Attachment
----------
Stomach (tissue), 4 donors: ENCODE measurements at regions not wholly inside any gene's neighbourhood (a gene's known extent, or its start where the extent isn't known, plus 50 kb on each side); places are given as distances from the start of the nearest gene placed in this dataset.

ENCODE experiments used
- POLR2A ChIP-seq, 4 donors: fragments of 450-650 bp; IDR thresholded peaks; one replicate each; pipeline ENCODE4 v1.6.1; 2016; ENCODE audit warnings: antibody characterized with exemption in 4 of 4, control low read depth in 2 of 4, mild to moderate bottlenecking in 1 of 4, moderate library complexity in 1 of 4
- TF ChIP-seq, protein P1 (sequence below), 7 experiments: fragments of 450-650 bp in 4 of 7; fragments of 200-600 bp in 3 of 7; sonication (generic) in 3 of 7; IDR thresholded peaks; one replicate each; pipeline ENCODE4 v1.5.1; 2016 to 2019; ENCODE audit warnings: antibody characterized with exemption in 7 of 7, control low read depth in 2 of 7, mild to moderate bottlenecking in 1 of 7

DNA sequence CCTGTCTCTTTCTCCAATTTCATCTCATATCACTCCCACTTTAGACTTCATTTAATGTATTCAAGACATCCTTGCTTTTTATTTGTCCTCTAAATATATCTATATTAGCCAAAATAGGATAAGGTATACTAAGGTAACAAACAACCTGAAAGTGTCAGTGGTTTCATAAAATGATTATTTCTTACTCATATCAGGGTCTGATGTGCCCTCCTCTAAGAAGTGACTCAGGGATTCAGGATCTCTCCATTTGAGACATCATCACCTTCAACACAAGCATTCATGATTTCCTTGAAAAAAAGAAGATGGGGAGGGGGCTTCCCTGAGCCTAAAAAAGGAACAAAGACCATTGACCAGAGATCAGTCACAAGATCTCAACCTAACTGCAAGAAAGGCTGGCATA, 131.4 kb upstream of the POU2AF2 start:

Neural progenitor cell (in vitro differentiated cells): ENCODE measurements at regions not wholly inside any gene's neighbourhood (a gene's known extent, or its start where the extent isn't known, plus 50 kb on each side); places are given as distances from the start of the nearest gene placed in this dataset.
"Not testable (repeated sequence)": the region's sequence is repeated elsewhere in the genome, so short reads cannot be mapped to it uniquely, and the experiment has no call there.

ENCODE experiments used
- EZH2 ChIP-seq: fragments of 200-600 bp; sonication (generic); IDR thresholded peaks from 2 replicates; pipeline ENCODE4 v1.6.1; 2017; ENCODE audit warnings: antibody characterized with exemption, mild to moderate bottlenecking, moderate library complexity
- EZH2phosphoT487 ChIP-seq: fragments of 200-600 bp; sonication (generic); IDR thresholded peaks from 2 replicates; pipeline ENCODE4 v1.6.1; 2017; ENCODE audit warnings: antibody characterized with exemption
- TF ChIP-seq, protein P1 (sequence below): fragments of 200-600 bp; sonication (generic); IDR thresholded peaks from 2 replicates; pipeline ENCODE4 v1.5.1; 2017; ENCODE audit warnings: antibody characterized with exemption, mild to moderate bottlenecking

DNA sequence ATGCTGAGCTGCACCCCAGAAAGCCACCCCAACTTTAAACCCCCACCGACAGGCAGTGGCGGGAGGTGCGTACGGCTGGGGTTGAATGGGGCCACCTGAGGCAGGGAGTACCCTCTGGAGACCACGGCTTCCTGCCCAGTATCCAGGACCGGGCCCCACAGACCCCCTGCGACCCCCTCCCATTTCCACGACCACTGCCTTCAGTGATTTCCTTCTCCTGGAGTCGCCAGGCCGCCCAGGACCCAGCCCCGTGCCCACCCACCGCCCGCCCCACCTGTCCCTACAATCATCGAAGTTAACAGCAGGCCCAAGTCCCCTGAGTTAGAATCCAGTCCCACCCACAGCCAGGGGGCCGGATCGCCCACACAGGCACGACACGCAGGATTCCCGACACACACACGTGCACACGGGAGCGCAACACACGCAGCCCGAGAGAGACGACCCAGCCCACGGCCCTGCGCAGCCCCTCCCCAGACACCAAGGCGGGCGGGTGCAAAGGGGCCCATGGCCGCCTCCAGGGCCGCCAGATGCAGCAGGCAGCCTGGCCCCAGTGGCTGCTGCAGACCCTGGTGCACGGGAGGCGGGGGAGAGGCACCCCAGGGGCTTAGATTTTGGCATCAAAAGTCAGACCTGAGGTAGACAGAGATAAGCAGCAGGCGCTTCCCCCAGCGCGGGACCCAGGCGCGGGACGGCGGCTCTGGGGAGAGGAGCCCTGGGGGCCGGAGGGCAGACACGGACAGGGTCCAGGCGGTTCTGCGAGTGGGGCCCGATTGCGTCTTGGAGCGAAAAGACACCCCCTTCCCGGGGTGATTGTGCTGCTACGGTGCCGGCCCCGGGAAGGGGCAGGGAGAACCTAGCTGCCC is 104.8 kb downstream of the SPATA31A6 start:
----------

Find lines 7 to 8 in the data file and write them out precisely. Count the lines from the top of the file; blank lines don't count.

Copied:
"Not testable (repeated sequence)": the region's sequence is repeated elsewhere in the genome, so short reads cannot be mapped to it uniquely, and the experiment has no call there.

ENCODE experiments used